Artist Statement – Crashed Furniture
David Lee Moneypenny
The Crashed Furniture Series is created by combining twisted metal with salvaged wood and found, re-purposed, or raw materials. They are a synthesis of art, design, and function. The materials are highly refined by manipulation, sculpting, and polishing to bring out the beauty of their previous lives. I give them a new identity and purpose. These materials now have a voice.
The primary design element evolves from the mangled pieces of metal, and with a little bit of ingenuity, some wit and a lot of creative craftsmanship, I turn these unconventional art materials into real art furniture. In an instant, a mass-produced piece of design art is transformed into a free-form organic piece of sculpture because of the life event. It now becomes art. The design world created it and the art world defines it.
There has always been a rub between the art world and the design world. The Crashed Furniture series bridges this age-old divide. These pieces of functional art have one foot in the art world and one foot in the design world. I come at it from an artist’s perspective and tap into my furniture-maker skills to make found sculptures into functional pieces of art.
The challenge is to make vastly different materials coexist within the same structure. These materials are forced together, creating an uneasy relationship. The pieces have an out-of-order look of objects not in their proper place. I like that look. It forces you to think about what could be from things that do not belong together. A single object takes on a completely different presence when combined with, or attached to, other unlike materials. I prefer to use materials that show the scars of their past lives. Discarded materials get a new life as part of a unique structure.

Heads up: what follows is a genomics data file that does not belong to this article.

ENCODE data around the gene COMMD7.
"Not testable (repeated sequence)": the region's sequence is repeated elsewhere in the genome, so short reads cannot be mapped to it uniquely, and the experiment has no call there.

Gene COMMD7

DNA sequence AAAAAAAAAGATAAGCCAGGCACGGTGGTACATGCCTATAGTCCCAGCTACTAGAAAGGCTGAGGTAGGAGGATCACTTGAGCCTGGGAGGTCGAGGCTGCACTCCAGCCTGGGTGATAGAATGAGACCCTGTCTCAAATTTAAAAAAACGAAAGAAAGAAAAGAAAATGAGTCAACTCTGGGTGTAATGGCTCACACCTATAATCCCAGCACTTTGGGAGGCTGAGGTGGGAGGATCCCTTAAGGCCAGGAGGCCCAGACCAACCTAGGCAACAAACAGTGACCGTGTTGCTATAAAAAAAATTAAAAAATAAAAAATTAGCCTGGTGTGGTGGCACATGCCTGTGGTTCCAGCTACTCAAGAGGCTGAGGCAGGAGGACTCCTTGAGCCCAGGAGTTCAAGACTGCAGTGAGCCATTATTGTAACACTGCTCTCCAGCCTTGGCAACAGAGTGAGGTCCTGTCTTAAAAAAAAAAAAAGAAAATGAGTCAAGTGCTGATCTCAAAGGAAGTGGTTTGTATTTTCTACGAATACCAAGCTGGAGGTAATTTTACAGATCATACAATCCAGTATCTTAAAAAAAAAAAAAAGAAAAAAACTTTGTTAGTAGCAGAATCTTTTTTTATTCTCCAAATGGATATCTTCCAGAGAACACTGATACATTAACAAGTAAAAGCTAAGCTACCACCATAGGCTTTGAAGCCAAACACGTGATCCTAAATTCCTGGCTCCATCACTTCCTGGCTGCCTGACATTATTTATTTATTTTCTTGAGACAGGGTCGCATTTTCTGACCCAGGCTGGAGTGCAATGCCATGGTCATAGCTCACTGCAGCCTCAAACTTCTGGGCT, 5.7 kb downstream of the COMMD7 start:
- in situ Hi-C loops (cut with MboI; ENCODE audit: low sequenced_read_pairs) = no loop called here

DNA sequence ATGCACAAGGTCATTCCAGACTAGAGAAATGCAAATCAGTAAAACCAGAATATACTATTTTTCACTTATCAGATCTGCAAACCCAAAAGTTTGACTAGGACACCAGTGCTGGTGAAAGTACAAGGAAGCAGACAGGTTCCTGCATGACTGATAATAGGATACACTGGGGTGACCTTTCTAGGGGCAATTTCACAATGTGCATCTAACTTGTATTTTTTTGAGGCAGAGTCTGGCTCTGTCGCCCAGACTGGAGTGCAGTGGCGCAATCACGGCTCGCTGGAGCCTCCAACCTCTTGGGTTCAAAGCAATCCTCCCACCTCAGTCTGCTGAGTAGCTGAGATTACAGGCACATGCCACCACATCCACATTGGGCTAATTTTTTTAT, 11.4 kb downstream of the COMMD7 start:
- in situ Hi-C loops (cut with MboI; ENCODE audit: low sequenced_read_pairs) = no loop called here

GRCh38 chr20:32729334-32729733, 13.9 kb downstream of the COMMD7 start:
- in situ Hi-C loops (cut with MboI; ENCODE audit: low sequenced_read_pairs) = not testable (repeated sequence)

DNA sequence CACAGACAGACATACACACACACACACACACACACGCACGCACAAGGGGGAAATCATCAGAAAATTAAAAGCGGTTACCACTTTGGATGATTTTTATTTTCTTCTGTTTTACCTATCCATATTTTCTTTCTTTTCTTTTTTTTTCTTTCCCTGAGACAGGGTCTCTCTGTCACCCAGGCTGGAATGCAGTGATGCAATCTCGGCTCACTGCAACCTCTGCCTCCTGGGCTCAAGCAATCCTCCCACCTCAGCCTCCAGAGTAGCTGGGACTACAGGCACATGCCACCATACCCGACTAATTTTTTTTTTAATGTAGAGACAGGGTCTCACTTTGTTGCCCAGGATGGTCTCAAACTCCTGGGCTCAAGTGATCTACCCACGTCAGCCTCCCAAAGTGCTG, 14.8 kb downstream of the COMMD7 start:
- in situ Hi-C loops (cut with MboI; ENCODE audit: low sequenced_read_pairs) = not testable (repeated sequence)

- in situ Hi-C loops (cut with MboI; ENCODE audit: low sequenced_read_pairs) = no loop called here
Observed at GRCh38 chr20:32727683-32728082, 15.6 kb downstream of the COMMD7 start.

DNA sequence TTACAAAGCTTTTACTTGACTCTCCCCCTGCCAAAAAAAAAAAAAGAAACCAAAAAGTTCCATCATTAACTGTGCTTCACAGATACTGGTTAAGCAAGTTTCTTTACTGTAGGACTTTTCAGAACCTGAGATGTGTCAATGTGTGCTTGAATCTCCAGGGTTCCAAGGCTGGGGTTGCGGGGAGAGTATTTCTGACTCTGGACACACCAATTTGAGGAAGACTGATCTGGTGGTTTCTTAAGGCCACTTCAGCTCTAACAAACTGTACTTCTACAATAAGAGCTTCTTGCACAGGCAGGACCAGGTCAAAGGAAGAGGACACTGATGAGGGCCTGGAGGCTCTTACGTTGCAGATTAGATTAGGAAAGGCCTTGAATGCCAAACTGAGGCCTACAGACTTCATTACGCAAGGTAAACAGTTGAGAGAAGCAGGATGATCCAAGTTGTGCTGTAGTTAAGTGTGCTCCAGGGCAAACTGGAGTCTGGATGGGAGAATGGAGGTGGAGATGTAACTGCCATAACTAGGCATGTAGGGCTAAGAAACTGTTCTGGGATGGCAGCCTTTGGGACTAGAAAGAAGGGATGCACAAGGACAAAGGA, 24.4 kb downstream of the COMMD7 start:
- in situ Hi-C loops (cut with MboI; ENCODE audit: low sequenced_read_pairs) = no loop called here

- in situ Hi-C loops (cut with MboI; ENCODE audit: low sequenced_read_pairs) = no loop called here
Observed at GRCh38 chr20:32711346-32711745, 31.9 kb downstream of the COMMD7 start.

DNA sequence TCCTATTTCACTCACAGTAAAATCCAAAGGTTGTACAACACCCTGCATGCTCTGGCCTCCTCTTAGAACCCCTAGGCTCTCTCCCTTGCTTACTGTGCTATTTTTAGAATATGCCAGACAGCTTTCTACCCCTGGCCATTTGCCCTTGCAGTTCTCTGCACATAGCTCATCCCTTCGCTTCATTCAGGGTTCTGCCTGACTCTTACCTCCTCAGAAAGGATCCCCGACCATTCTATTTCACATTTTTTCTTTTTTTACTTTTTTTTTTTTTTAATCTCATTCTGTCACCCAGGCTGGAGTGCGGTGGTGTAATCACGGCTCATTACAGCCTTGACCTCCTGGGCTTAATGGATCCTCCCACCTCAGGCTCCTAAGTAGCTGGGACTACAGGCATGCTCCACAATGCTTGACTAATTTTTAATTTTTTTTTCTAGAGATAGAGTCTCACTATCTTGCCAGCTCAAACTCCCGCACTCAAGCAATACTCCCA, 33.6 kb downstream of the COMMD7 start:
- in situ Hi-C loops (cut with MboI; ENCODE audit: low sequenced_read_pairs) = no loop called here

I do not use a clean sheet of paper for the design. I have something much more interesting, a free form sculpture that was created by an auto impact. When choosing a crumpled auto part, the shape is what grabs my attention. The furniture grows from the destroyed auto parts, and I incorporate some of the auto designer’s lines into the new structure. These angles, ellipses, and curves will be repeated throughout the piece. The new pieces still retain their industrial past within each one-of-a-kind art sculpture. In the curve of a salvaged fender, almost instantly, I see the arm of an overstuffed chair while a mangled truck wheel-well becomes a table base.
The Crashed Furniture pieces draw people in to interact with the art in a new way, art as functional sculptural furnishings. Traditionally art is not meant to be touched, but these unorthodox pieces challenge the viewer to redefine what art is and urges their interaction. Although my intent is art first and furniture second, these pieces are to be used. The viewer is drawn in to explore, not only the materials, but how the wood is formed to follow the curve of the crashed metal. Sitting on a bench made from a crumpled truck bumper and some worm-eaten discarded flooring is so much better than a chair stamped out in China.